Story of Hope
Singing Therapy Helps Young Stroke Survivor Speak Again
When we think of stroke patients, we typically think of older men and women — those who smoke or are overweight, or often those with heart disease. Having a massive stroke at the age of 11 is not something you would imagine happening to your child.
But that’s exactly what happened to Laurel Fontaine (right) about seven years ago. After a massive stroke destroyed most of the left side of her brain, doctors told Laurel’s parents that she would never speak again. Now 18, she has spent the last seven years proving everyone wrong.
Before her stroke, Laurel was a healthy, athletic 11-year-old celebrating Memorial Day weekend by playing a friendly game of tag with her twin sister Heather. Partway through the game, Laurel's head started to ache, so she ran over to her mother, said she felt sick, and then collapsed on the ground.
Her mother called 911. Within minutes, a medical helicopter landed in the park where the girls had been playing and airlifted Laurel to the hospital. (Laurel was not treated at Beth Israel Deaconess Medical Center.) While she spent the next 10 days in a coma, doctors gave her parents a very grim scenario: If she was to survive, Laurel would probably never be able to walk, talk, or care for herself again. One of her doctors said it was the biggest stroke he'd ever seen.
"My doctor told me I'm not going to talk, I'm not going to walk, I'm not going to, like, do anything ... press buttons ... ever," she says.
Because the stroke had destroyed most of the left side of Laurel's brain, including the area that controls speech production, talking was one of her biggest challenges. After a year of conventional speech therapy, Laurel could produce only one or two words at a time.
Fifteen months after the stroke, a relative saw a news story about the melodic intonation therapy research being conducted at Beth Israel Deaconess Medical Center (BIDMC). Laurel’s mother immediately contacted the researchers, asked them to evaluate her, and persuaded them to apply for the special permission that would allow a 12-year-old to participate in a trial designed and approved for adult stroke survivors. Permission was granted and Laurel was enrolled.
While traditional speech therapy can effectively target the left side of the brain to help patients with small strokes regain their speech, a different approach is needed for those with very large strokes like Laurel’s. Because melodic intonation therapy trains the right side of the brain (where singing is controlled) to take over for the damaged left side, with intensive treatment and ongoing practice, patients can learn to produce speech by singing the words and phrases rather than speaking them.
Laurel proved to be a perfect subject for the research study led by Dr. Gottfried Schlaug, Chief of Stroke Recovery and Neurorestoration, and Director of the Music, Stroke Recovery & Neuroimaging Lab at BIDMC.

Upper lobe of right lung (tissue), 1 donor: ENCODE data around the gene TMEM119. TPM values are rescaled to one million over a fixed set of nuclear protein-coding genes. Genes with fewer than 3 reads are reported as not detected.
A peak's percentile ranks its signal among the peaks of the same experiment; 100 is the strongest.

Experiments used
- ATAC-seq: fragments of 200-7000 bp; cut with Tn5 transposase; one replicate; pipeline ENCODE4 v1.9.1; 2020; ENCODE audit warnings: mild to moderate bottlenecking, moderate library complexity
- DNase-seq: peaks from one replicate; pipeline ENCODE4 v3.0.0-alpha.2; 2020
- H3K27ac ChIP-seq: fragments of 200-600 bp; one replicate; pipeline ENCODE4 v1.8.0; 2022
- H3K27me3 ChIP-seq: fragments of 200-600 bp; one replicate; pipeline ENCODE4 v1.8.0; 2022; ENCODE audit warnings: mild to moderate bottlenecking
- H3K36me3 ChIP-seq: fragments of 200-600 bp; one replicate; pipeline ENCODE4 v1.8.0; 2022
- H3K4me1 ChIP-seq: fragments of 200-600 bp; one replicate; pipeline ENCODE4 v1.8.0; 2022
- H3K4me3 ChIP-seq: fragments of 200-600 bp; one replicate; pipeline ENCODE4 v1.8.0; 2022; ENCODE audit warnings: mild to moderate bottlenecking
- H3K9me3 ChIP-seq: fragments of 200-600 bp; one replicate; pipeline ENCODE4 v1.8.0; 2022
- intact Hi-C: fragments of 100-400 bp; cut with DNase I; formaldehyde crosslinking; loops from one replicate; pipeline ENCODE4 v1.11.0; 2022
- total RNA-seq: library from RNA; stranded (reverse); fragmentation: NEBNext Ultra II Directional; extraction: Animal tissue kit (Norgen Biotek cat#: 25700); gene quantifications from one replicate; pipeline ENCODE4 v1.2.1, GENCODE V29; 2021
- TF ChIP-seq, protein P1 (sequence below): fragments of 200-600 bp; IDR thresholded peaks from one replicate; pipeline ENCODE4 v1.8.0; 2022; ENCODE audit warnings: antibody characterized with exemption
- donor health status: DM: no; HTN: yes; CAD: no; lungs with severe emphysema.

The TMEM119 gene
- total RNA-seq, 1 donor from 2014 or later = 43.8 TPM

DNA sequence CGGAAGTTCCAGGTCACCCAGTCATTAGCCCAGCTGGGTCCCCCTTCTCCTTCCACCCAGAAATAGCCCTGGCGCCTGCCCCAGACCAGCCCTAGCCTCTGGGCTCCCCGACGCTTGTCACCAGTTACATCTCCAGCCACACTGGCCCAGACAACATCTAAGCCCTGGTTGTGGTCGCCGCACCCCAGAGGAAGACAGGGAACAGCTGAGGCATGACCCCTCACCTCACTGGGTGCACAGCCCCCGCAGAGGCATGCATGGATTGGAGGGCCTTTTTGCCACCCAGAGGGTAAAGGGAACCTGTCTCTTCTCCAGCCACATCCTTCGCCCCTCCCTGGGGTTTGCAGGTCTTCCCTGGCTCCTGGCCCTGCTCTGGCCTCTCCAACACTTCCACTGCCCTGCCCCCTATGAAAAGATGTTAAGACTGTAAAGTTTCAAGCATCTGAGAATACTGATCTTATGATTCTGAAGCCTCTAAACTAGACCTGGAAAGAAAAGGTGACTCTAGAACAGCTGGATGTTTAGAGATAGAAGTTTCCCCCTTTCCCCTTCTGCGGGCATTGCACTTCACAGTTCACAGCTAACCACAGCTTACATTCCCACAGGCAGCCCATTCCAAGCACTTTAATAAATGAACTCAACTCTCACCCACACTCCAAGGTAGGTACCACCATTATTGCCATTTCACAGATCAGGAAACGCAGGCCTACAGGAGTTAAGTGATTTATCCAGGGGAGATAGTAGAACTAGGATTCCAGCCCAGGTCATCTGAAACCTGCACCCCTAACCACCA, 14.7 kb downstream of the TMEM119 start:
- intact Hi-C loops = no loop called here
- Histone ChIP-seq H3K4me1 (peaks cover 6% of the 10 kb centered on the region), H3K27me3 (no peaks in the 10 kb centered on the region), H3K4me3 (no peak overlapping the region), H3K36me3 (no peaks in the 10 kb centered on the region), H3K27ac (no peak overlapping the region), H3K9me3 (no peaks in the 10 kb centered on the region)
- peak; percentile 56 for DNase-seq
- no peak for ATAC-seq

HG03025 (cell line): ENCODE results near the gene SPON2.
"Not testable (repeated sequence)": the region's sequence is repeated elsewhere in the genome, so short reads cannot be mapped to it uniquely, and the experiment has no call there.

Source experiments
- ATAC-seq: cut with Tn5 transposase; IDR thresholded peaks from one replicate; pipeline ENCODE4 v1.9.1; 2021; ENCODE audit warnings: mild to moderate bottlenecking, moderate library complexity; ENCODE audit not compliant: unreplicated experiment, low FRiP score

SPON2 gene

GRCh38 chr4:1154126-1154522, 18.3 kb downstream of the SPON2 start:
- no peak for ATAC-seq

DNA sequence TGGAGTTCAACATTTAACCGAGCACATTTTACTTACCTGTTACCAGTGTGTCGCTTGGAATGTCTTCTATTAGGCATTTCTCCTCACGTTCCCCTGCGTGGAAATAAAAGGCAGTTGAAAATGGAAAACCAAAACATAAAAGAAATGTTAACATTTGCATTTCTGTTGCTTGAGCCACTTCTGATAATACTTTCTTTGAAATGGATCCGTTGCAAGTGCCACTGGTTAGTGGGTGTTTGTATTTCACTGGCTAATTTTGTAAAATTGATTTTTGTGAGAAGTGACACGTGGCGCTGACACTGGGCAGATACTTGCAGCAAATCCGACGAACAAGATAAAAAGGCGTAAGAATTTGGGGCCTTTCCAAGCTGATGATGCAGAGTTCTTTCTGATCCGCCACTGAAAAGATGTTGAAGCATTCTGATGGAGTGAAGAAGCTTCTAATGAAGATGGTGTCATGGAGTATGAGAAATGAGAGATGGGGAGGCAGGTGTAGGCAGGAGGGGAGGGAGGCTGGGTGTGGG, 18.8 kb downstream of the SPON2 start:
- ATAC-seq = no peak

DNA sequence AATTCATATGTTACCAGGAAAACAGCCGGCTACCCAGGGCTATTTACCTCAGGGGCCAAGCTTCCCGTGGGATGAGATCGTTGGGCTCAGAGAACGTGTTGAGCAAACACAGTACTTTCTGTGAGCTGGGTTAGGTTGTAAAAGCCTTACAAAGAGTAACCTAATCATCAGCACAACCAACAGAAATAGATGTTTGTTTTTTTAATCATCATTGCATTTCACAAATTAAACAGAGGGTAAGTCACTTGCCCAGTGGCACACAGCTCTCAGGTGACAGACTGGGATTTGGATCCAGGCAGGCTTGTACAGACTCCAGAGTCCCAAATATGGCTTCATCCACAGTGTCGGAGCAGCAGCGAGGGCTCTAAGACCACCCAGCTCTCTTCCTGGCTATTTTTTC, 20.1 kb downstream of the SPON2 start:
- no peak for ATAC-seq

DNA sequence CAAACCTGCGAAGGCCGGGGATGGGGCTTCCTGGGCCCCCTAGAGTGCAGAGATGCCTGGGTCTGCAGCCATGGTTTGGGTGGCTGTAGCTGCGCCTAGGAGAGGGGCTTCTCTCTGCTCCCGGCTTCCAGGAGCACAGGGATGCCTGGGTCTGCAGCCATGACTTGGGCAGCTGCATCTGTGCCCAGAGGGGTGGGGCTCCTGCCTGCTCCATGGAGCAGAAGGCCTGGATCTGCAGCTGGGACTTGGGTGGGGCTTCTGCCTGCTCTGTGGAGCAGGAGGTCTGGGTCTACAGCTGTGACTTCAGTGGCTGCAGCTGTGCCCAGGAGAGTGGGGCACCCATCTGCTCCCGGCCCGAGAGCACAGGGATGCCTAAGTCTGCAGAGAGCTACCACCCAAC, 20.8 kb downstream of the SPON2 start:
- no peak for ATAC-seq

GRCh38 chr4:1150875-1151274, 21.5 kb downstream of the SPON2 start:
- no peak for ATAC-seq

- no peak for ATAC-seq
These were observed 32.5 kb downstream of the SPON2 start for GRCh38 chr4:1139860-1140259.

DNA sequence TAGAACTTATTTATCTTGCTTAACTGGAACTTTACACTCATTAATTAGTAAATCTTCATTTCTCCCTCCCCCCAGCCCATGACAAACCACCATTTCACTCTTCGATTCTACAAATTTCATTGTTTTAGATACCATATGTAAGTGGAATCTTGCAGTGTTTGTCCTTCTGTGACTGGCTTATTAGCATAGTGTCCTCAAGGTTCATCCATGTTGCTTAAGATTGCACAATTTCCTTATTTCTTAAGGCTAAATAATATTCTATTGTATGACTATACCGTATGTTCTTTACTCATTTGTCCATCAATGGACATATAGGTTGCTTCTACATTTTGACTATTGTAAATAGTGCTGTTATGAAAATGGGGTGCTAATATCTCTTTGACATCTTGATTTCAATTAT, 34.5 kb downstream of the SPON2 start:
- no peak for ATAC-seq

In addition to the hard work, dogged determination, and perpetually positive attitude Laurel brought to her daily sessions, her identical twin sister, Heather, was willing to undergo the same study-related brain scanning so her images could be used for comparison with Laurel’s. That comparison would enable the research team to document the functional and structural changes that her brain would undergo as part of the intensive therapy and relearning how to speak again. Her sister was a perfect control subject for this study to rule out that changes observed in the brain were not due to normal developmental changes.
Laurel participated in the therapy every day for four months. Her fluency improved and she began rebuilding her vocabulary. Now, she doesn't even need to sing the words out loud, but does so quickly in her head if she is having a hard time producing the words to express her thoughts.
"On her first day, she started with about eight words,” David Fontaine says of his daughter's progress. “Now she has about 8,000."
And Laurel continues to improve. It's possible, Schlaug says, that when Laurel is in her 20s, someone who didn't know any better would never suspect that she’d had a massive stroke that left her unable to speak.
In the meantime, Laurel plans to use her experience to inspire others. The North Attleboro High School senior has a goal of becoming a motivational speaker and is now well on her way to doing just that — she recently gave a speech focused on gratitude at a gala event honoring 250 BIDMC donors, some of whom had contributed to the very research that helped her recover her speech.
"I thanked them for helping me find my voice," she says. "They were so kind to help me out, so I just wanted to thank everybody."
Laurel now has her own business card that identifies her as an "inspired stroke survivor," and she hopes to participate in a program that will allow her to talk to and encourage others who have had strokes as they begin the long road to recovery.
"I want to give others hope,” she says, “so they understand with hard work and a positive attitude, things can get better."
Above content provided by Beth Israel Deaconess Medical Center. For advice about your medical care, consult your doctor.
Posted January 2014